High dropout rates could call for legal actions

The hierarchy of influence and power in a school is in some cases a necessary thing, but it occasionally goes too far.

The amount of control a single group of people has over what happens to an entire county of students in regards to their education astounds me. Throw in frustrated parents, stressed students, and government officials trying to cut spending in schools, it is not difficult to see why Florida’s average graduation rate (77.9%) is much lower than the national rate (80.1%).

Granted, that is certainly a majority of students, but that is still one fifth of all enrolled students not graduating from high school. On average, 7,000 students drop out of school every day. Shouldn’t the government be doing more to try to get these kids back into school? Almost all jobs these days require a high school diploma at the minimum.

There are a few plans for keeping students in school officially sponsored by the government of Florida, but there are no government-funded programs dedicated to encouraging students who have dropped out to come back to school and complete their degree.

With the level of education needed for a middle-income job rising as more people seek advanced degrees, a student should strive to make the most of the education provided by the state as they can. College is not for everyone; however, high school is a (painful) necessity to achieve higher things.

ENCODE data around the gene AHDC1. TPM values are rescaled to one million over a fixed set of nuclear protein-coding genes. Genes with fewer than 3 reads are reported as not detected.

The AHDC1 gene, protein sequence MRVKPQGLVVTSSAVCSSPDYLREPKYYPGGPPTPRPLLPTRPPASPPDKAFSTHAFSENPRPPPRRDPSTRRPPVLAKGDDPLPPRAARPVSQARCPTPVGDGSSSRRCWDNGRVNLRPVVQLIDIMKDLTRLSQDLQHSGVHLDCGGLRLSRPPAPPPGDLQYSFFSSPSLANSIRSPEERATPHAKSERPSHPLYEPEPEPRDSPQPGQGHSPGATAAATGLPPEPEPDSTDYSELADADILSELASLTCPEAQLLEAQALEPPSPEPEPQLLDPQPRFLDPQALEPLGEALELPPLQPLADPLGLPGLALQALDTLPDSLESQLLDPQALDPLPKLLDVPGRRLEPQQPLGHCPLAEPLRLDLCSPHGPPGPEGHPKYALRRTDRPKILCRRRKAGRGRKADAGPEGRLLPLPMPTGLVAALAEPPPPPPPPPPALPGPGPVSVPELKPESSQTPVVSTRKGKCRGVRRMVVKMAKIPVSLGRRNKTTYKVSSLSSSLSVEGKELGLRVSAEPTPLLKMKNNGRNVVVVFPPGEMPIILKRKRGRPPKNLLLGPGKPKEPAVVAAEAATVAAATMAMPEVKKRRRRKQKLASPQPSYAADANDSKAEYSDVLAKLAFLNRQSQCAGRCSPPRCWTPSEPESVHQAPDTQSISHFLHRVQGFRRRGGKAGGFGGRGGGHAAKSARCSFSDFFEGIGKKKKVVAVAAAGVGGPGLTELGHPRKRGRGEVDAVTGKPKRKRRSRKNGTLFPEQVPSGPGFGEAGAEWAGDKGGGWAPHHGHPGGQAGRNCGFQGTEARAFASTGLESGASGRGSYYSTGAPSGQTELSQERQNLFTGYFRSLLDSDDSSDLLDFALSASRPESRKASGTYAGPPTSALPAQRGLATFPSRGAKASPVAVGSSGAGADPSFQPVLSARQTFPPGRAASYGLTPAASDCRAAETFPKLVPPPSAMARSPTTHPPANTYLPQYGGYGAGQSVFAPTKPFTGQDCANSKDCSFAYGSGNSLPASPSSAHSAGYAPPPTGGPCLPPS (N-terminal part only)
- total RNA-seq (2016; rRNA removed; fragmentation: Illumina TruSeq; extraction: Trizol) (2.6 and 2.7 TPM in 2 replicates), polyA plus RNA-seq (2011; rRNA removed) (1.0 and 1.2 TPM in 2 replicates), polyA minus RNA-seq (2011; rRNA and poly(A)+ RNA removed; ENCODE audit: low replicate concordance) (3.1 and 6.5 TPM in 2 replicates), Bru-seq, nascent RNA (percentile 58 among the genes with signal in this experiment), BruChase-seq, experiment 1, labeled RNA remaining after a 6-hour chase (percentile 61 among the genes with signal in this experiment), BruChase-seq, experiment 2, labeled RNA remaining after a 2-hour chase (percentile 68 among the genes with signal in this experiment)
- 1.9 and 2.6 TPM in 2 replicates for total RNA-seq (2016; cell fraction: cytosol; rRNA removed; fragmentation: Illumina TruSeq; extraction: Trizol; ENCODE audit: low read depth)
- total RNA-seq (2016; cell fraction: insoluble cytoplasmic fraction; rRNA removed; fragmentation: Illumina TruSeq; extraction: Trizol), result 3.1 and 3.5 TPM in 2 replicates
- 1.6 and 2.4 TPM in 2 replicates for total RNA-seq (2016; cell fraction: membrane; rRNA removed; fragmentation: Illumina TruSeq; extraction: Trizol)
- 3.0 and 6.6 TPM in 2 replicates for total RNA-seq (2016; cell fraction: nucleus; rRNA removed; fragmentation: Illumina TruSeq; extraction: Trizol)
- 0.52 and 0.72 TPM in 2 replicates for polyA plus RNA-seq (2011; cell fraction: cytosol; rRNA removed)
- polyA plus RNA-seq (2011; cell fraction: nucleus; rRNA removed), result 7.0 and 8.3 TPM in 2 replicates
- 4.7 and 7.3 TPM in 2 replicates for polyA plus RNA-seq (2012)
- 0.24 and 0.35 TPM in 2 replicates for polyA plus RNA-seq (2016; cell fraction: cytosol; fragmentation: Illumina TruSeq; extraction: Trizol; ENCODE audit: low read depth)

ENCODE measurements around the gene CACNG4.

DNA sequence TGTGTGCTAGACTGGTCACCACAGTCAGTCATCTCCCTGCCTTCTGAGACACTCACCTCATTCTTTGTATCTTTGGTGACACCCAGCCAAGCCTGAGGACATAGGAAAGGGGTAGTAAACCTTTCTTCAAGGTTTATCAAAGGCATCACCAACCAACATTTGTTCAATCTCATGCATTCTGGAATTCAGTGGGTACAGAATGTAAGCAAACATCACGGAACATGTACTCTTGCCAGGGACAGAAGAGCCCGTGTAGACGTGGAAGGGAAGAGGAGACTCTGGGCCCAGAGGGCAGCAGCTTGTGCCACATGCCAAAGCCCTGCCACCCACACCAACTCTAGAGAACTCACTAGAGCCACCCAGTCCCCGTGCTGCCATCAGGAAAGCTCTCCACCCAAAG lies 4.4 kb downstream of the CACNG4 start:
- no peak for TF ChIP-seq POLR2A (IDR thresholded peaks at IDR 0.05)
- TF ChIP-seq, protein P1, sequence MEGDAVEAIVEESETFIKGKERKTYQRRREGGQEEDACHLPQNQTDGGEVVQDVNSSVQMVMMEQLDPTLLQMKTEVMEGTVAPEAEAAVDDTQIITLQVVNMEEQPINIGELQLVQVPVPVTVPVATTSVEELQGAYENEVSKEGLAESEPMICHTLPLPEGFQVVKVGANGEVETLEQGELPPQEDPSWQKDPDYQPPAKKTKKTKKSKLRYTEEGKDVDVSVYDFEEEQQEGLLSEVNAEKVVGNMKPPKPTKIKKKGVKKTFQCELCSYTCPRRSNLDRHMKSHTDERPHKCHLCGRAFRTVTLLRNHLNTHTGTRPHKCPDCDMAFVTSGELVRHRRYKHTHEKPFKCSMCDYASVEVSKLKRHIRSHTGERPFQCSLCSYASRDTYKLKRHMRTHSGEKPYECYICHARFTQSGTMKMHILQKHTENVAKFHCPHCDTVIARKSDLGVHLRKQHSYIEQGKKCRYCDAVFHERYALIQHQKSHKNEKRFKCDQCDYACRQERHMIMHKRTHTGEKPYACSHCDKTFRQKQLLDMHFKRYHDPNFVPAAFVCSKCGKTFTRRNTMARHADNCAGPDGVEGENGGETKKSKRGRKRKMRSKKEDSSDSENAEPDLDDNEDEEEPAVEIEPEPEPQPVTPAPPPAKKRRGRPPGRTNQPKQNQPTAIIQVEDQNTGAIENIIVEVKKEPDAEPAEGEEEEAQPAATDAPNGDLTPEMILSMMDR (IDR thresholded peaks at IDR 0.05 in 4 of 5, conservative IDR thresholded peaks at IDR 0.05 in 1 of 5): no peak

The only incentives students have to stay in high school is their driver’s license, since the Florida government passed a law giving the Department of Motor Vehicles the responsibility to suspend any existing license and not grant one to students who have dropped out of high school or who have 15 unexcused absences in 90 days.

In the past ten years, more changes have been made to Florida’s education system on both the state and county levels than the students can comprehend. From changing the FCAT to the FSA to using an Alpha-based GPA system instead of a numeric system to implanting Common Core standards in schools statewide, it’s easy to see why some students just want out of a system that can’t seem to make up its mind.

Although the Florida government gets more done than the national Congress, they don’t seem to be able to stick with any decision regarding education for very long.

With students not sure what’s going to be thrown at them by the system and stressed parents who just want their kids to get through high school and go off to college, the string tying families and the education system together is straining thinner and thinner every day.

While the government is too heavily involved directly in the education process, it (the government) must take a stand on preventing further increases in dropout rates. It is a paradox; the government needs to be less involved in the restricting course we teach and give teachers more freedom to teach what they want, but they cannot keep the same low level of attention they have been giving on other issues, such as the dropout rates and students failing out of their classes.

A school is a place for learning, not for a power struggle between teachers, government, and parents.

Share This Post

Post Comment